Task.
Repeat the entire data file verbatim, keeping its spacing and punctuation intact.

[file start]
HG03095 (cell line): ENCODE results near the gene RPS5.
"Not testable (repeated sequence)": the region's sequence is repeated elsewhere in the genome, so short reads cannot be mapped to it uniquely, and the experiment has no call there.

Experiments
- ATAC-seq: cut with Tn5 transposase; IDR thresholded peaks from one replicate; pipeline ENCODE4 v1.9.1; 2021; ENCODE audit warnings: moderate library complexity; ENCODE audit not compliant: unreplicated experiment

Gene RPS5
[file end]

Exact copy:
HG03095 (cell line): ENCODE results near the gene RPS5.
"Not testable (repeated sequence)": the region's sequence is repeated elsewhere in the genome, so short reads cannot be mapped to it uniquely, and the experiment has no call there.

Experiments
- ATAC-seq: cut with Tn5 transposase; IDR thresholded peaks from one replicate; pipeline ENCODE4 v1.9.1; 2021; ENCODE audit warnings: moderate library complexity; ENCODE audit not compliant: unreplicated experiment

Gene RPS5